I'll let you know whether Racer bloodies me in the process (but usually it won't since I wear mechanix gloves most of the time, for a better grip on my tools etc. :D ).

I finally did the SAS block-off installation yesterday on the V7III Racer and posted the tools and procedure I used, but to likely the wrong thread. So I thought I'd post it in this thread too...

I didn't wear my gloves (forgot to) and did manage to nick one finger lightly. Barely a drop of blood however... :)

Tools:
  • 10mm combination spanner
  • T20 Torx driver
  • 3mm, 4mm hex drivers
  • stubby 4mm hex driver or key
  • large/long screwdriver
  • 1/4" drive ratchet, breaker bar, and 6" extension
  • 4mm allen wrench
  • Angle jaw pliers
  • Bent-nose needle nose pliers
  • diagonal cutters
Procedure:
  1. Run the tank down (or drain it down) so that it's easy to manipulate
  2. Set the bike upright using a stand.
  3. Remove seat.
  4. Remove tank securing bolt (at the rear of the tank under the front of the seat)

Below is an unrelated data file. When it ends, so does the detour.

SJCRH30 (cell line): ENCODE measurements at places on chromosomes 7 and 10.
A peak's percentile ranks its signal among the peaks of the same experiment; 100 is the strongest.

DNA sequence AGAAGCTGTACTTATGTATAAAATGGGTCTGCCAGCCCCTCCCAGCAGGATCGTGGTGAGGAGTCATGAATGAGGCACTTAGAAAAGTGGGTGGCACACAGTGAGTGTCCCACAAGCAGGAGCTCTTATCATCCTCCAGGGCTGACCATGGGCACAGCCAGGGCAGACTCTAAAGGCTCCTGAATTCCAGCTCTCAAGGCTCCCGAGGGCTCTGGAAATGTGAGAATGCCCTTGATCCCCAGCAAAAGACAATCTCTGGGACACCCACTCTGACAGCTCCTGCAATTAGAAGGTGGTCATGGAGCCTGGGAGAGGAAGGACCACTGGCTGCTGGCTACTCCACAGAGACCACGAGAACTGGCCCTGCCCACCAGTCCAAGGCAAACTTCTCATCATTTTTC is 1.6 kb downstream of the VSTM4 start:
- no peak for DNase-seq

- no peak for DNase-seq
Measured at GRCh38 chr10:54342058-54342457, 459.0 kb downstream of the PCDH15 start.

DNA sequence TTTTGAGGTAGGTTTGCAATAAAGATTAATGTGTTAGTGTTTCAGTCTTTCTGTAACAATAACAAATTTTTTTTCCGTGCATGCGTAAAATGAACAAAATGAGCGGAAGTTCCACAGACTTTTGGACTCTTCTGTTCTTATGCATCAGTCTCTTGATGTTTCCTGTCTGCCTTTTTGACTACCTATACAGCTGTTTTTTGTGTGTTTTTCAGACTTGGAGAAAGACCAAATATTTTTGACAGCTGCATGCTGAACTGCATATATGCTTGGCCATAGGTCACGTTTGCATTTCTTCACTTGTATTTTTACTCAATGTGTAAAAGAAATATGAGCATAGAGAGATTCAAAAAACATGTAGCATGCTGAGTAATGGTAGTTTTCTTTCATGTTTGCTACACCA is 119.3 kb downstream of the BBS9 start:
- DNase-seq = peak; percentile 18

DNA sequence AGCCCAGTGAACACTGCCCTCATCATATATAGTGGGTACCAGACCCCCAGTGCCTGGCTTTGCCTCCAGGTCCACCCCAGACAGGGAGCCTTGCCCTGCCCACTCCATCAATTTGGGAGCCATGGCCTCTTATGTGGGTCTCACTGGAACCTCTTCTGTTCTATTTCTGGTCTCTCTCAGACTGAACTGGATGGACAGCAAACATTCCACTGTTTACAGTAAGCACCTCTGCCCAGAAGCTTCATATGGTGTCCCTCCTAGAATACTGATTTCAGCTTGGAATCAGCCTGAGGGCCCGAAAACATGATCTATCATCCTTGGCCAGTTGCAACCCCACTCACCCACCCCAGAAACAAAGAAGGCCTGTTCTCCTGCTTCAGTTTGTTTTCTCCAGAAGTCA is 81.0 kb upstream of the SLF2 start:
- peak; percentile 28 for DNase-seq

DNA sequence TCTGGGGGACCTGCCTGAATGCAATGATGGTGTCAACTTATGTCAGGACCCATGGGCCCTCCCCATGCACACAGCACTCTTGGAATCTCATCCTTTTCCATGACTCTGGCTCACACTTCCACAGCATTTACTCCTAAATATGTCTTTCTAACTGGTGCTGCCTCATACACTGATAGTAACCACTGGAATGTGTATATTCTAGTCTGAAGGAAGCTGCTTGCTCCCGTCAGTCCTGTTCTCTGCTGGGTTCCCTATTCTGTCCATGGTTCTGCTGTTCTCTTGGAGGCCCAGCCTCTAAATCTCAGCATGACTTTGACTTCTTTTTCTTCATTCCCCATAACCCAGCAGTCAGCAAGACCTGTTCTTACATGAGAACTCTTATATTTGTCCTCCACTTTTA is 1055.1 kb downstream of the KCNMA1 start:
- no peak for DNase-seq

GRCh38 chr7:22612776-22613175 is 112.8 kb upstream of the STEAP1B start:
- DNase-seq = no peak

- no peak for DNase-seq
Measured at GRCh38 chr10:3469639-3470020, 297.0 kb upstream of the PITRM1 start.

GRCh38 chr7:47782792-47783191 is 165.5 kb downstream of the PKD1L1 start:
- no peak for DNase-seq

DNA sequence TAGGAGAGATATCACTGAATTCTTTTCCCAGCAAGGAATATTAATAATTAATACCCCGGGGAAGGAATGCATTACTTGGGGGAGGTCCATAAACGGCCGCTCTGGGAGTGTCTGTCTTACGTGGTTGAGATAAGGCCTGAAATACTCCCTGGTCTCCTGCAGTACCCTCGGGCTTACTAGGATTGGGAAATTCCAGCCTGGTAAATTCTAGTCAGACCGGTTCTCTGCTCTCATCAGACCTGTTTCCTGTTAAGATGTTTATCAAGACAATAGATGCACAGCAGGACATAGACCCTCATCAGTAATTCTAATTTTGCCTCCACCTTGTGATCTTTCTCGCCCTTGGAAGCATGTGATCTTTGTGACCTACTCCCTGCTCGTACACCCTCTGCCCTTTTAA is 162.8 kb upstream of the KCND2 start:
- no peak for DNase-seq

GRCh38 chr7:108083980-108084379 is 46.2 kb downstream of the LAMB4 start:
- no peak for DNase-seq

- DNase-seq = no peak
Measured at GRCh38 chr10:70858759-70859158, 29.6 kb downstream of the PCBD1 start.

5. Slide the tank back about 2-3 inches, then lift at the front. Lift the tank and settle it over to the left on the frame so that you have access to the right-hand cylinder head and under-tank area (right-hand and left-hand are oriented such that you are sitting on the bike).
  6. Using the bent-needle-nose pliers, remove the clip holding the tube that goes from the air box to the SAS system valve (right-hand rear of the engine bay) and pull the tube off its fitting.
  7. Fit the provided sealing cap to the airbox fitting.
  8. Remove the sparkplug wire cover (4x 3mm hex) and the sparkplug lead guide bolts (T20 Torx), then pull the plug cap off so that you can move the plug wire and guides out of the way for access to the other bits.
  9. Using the bent-needle-nose pliers, remove the clip holding the front of the airbox tube from the SAS system valve, and pull the tube off. Set aside.
  10. Using the bent-needle-nose pliers, slide the clip holding the tube onto the cylinder head fitting down the tube, and pull the tube off the fitting.
  11. Undo the two 4mm hex bolts retaining the fitting to the cylinder head. (Access is limited, so a stubby allen key or driver helps here, as does patience.)
  12. Remove the fitting and use the angle jaw pliers to pull the reed valve out if it is stuck.
  13. Fit the reed valve into the blanking cap.
  14. Fit the blanking cap to the cylinder head and tighten the two 4mm hex bolts. (I put some Loctite Blue on them.)
  15. Reposition the tank over to the right on the frame to permit access to the left-hand cylinder head area.
  16. Remove the sparkplug wire cover and the sparkplug lead guide bolts, then pull the plug cap off so that you can move the plug wire and guides out of the way for access to the other bits.